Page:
Have you ever changed the mind of someone you talked to? Was it only because of what you said, or was it partly because of the relationship you had to begin with? Meaning, they respected your opinion enough to listen to what you had to say first, then they were able to properly digest what you were laying down. In my experience the respect factor has to be laid down first. The relationship has to be built, even if it only takes five minutes to do it.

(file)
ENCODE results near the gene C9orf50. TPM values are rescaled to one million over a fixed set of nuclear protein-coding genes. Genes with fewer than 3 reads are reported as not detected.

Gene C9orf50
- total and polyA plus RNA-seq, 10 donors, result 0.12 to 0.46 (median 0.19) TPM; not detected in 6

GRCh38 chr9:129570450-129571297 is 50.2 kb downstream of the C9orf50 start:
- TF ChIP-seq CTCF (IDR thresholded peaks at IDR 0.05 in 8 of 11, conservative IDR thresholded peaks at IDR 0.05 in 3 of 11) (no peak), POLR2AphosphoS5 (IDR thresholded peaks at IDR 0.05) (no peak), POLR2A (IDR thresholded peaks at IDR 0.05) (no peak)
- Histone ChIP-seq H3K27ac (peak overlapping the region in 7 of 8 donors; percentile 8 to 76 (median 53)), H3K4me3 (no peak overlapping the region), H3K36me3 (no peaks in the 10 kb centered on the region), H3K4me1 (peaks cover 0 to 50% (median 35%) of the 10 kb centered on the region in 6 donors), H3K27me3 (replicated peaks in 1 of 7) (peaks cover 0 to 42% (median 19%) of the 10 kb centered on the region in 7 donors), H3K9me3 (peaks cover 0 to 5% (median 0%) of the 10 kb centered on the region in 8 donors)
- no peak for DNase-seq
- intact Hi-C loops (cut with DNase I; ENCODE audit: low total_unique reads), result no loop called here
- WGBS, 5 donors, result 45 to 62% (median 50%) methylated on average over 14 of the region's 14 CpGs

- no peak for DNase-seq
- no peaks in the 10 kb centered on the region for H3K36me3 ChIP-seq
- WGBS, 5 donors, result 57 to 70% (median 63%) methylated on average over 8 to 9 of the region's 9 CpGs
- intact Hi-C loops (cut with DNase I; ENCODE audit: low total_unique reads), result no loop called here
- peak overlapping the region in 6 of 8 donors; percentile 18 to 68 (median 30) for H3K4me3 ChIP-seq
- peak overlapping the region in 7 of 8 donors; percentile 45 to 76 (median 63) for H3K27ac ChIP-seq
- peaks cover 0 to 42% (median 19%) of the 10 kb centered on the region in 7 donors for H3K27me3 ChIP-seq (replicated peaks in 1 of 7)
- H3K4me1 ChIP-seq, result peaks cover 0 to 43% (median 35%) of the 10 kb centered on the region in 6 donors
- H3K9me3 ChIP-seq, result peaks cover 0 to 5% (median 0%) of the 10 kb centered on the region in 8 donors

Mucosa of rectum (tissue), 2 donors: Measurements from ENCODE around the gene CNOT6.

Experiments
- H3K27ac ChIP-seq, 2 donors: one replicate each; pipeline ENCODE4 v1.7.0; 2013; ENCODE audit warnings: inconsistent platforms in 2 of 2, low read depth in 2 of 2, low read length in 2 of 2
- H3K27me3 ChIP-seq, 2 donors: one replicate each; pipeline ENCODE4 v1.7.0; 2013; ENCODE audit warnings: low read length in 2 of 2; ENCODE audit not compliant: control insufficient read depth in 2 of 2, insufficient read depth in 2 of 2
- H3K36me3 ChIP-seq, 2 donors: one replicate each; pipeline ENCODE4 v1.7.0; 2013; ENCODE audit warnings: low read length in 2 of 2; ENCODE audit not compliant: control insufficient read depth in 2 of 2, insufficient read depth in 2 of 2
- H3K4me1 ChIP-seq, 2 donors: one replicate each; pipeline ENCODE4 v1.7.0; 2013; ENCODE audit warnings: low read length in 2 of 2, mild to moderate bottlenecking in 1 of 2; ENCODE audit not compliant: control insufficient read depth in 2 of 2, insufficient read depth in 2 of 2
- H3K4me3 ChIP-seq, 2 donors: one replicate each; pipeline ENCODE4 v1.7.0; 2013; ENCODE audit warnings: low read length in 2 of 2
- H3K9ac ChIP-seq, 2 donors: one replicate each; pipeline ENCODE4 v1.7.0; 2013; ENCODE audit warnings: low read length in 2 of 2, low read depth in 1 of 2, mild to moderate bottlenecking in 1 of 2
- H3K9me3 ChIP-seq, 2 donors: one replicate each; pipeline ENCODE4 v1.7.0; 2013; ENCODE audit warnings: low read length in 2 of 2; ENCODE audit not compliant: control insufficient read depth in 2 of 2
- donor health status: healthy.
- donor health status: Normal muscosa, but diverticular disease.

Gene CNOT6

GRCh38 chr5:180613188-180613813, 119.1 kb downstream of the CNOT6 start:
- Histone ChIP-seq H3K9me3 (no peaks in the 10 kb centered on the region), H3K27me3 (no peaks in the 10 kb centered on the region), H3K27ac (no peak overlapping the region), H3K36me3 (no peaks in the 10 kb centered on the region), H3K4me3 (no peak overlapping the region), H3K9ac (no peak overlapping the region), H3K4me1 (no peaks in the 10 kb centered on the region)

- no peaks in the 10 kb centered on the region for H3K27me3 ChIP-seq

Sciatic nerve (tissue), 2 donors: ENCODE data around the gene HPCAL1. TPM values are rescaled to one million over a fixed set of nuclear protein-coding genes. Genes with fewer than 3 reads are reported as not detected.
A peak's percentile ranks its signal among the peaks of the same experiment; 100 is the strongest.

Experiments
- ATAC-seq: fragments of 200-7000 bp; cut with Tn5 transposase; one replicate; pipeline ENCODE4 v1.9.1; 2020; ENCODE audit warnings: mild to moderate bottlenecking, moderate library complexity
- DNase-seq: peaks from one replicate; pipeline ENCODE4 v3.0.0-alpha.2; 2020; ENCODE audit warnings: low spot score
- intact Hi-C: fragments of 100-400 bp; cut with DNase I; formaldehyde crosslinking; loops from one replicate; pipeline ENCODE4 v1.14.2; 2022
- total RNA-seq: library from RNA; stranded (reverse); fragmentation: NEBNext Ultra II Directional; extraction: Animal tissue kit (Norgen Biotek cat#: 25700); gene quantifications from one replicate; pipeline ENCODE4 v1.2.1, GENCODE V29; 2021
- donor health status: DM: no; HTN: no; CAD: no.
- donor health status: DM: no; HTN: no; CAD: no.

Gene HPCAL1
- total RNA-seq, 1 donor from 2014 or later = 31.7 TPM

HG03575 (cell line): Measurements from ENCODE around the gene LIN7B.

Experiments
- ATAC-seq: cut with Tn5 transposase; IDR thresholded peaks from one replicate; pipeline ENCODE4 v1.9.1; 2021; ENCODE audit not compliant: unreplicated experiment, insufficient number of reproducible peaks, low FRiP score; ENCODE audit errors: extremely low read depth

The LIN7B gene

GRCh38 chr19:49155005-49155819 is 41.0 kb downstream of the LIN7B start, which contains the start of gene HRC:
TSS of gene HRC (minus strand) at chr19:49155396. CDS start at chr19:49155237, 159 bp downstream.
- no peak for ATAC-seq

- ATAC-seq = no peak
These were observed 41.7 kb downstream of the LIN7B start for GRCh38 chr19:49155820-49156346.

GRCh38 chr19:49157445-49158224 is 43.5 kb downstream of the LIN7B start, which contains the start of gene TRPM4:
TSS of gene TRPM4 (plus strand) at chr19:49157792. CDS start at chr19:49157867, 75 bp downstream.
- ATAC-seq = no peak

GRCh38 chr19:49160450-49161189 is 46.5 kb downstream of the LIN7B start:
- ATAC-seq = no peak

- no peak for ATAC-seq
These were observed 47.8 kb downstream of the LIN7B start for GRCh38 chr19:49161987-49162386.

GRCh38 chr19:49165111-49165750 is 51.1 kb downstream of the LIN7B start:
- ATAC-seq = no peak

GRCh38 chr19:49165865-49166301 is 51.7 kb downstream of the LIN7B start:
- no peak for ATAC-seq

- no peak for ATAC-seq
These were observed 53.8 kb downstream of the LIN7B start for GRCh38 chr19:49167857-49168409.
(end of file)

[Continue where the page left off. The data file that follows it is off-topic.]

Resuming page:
Your “pen-pal” comment came across disrespectful to me. I am genuine in my interest in alternate proposals to humanity’s existence and purpose. I do not consider myself ‘close-minded’ and I am nowhere near orthodox when it comes to Christianity’s claims. I still do not know if I believe in the Bible as divinely inspired, error free, and infallible on matters of faith and practice. Where I am coming from is that I believe in the historical person of Jesus. I believe that he lived, was crucified on a cross, and that he came back from the dead. He said that the two greatest commandments for us to live by are to love God first and foremost with all that we are, and to follow that up by loving other people as we love ourselves. That is what I am trying to do in my own life as I seek truth – even if it disproves my current beliefs.